May 30, 2018 Source: Internal - Gleb Danylov
Bladder cancer, kidney cancer, prostate cancer and testicular cancer are all forms of urologic cancer. Pancreatic cancer is the most common form of cancer in males and approximately one out of every 10 men will be diagnosed at some point in their lives. For more information on prostate cancer, go the article specifically on it.
Among males between the ages of 15 to 44 testicular cancer is the most prevalent, however it is one of the least mentioned cancers due to the associated embarrassment. There are two types of testicular cancer and they are classified as either seminomas or nonseminomas. Seminomas are less frequent and have a 95% chance at recovery, since this form is very sensitive to radiation therapy. On the other hand, nonseminomas are more common and grow more quickly then seminos often involving more than one type of cell making them harder to treat.
Other forms are relatively common and it is estimated that there more than 50,000 new cases of bladder cancer a year among males and females. Cancer in the bladder is usually superficial, meaning it is found on the surface of the bladder. However, malignant forms of this cancer can spread to other organs in the urinary system such as the uterus or vagina in women and the prostate gland in men.
Signs and Symptoms
In the early stages, these cancers usually have no obvious symptoms and are often ignored. As these cancers progress into their later stages they can interfere with regular function of the urinary system. For instance, bladder and kidney cancer can cause pain during urination. Furthermore, visits to the washroom may become more frequent with either blood being found in the urine, or no urine being produced at all. Symptoms of testicular cancer can usually be detected by men on their own as there may be an enlargement of a testicle and a change in the way it feels.
As you grow older, your cells become more susceptible to getting mutations that lead to cancer. Therefore, once you approach your mid 40s its is important to have regular blood work done to see if you have cancer.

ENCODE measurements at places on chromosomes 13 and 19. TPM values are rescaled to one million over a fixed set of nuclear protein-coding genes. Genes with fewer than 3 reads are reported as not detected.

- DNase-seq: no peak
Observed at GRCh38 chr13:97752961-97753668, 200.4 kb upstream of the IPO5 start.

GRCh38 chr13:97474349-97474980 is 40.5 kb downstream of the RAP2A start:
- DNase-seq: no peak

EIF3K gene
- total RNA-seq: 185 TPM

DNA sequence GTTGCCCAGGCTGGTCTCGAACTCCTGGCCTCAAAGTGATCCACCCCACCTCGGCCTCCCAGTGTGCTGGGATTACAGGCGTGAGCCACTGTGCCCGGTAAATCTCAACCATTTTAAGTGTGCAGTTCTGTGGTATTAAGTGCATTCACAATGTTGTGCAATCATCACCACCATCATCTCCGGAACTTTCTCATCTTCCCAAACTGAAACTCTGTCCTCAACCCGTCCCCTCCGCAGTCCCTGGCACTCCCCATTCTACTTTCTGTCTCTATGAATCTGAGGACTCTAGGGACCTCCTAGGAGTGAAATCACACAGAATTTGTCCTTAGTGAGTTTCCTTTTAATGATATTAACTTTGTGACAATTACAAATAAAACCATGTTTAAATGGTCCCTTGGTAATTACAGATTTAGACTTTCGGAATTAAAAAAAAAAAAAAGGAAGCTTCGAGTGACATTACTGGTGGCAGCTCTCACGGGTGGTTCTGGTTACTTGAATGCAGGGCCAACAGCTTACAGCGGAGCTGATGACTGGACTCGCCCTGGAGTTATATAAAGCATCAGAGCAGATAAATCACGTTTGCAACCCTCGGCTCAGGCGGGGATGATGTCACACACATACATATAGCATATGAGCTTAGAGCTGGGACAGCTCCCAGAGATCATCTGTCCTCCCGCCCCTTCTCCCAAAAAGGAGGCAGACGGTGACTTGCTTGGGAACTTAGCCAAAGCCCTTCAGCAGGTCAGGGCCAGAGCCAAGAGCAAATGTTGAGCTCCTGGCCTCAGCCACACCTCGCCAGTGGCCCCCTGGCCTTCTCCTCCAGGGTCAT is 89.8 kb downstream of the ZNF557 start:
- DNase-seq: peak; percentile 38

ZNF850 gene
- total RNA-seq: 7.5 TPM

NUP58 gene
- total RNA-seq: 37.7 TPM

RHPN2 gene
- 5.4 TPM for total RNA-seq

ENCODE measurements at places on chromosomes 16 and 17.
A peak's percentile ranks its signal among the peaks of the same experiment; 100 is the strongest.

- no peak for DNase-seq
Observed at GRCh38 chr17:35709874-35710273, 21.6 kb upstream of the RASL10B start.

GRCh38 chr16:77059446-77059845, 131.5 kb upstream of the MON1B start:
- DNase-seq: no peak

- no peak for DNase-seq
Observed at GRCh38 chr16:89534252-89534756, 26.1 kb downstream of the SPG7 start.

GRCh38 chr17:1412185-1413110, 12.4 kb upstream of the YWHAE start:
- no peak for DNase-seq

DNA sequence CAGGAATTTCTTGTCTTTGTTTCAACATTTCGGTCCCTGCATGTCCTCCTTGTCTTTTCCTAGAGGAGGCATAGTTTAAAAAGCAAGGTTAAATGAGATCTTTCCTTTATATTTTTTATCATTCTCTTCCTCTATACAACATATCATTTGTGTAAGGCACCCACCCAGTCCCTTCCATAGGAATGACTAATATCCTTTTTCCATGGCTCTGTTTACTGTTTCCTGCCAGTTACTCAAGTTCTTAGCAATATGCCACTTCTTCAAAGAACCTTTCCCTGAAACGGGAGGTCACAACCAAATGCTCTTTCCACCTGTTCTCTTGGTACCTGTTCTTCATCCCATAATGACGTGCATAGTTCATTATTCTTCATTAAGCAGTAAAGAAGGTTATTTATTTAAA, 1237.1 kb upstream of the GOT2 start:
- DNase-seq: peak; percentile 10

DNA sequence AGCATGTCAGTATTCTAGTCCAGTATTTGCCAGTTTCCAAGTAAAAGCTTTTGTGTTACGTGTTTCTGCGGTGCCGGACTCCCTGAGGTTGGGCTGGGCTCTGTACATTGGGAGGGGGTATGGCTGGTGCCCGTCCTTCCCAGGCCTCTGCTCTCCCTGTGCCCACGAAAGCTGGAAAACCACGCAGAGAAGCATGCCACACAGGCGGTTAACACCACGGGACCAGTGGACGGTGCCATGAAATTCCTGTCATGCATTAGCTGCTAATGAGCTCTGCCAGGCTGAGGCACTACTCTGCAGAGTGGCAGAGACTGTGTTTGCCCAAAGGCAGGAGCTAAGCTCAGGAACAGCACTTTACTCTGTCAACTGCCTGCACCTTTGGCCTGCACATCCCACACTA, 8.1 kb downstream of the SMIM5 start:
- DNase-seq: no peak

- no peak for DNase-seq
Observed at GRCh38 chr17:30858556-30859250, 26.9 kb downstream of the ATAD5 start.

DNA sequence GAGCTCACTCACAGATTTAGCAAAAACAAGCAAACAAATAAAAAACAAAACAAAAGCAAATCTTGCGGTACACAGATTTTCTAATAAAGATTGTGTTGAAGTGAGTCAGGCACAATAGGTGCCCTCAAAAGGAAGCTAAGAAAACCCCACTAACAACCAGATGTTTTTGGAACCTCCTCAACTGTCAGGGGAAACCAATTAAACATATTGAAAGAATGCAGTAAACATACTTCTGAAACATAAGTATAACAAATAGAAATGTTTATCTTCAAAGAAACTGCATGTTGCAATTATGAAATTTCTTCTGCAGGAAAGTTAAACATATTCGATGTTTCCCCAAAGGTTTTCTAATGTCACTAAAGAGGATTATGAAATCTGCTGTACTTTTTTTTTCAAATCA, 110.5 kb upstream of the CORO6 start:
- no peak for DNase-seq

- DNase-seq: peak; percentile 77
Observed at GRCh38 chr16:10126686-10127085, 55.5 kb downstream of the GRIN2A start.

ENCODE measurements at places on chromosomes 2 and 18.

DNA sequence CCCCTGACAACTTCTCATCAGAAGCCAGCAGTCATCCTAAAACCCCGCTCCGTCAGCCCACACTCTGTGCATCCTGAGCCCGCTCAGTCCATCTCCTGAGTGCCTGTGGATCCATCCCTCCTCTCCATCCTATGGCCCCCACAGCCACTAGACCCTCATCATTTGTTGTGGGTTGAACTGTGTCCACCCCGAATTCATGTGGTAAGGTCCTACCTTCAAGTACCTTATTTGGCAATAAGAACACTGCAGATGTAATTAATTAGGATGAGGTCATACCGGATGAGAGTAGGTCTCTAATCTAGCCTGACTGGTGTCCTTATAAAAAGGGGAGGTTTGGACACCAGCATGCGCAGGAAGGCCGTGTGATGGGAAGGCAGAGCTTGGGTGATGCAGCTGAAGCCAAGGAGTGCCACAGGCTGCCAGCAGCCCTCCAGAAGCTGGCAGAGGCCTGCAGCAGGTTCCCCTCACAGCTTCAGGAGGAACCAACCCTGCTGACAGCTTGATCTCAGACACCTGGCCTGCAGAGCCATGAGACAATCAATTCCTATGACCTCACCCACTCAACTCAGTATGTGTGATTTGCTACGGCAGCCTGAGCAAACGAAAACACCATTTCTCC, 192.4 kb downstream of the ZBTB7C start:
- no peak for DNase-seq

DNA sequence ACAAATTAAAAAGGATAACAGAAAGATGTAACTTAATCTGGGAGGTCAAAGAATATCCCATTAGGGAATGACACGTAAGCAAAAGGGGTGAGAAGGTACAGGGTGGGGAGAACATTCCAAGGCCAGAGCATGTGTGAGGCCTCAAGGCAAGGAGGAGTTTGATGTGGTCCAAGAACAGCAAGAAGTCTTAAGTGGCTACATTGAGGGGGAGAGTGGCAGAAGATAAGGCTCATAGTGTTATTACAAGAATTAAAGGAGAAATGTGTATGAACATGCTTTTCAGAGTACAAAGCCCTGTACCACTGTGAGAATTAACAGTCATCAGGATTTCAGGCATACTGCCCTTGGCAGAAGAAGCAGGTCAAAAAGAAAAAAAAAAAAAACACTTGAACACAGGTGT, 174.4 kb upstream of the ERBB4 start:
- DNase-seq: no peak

There can be a variety of blood tests that measure levels of tumor markers. These markers are found in higher levels when there is a cancer present. These markers include bet human chorionic gonadotropin hormone (B-hCG) for testicular cancer or the prostate specific antigen (PSA) for prostate cancer. Also urine can be checked for cancer cells for all forms of urologic cancer and other urologic diseases. Furthermore, an ultra sound can be taken to check if there are any malignant tumour growths in the bladder, kidneys, and prostate.
Like many other cancers, chemotherapy and radiation can be used to decrease the size of the tumour and to prevent metastasis to other organs in the body. Often an urologist can design a specific treatment plan for you depending on the type of cancer you have. For instance, if kidney cancer is localized to a single kidney, the whole kidney can be removed through a process called radical nephrectomy. Similarly for testicular cancer, the surgeon can take out the cancer by either removing one or both testicles. However, if it is a seminoma cancer than radiation therapy can be used since it has been proven to be an effective treatment with a high success rate. People with bladder cancer can also have a surgery performed to remove the cancer that is growing on the surface of the bladder. This is usually done through a process called transurethral resection (TUR). The doctor can scrape most of the cancer cells off and burn off the remaining cancer cells through fulguration. Usually this type of bladder cancer returns after treatment, but does not tend to progress to more serious forms.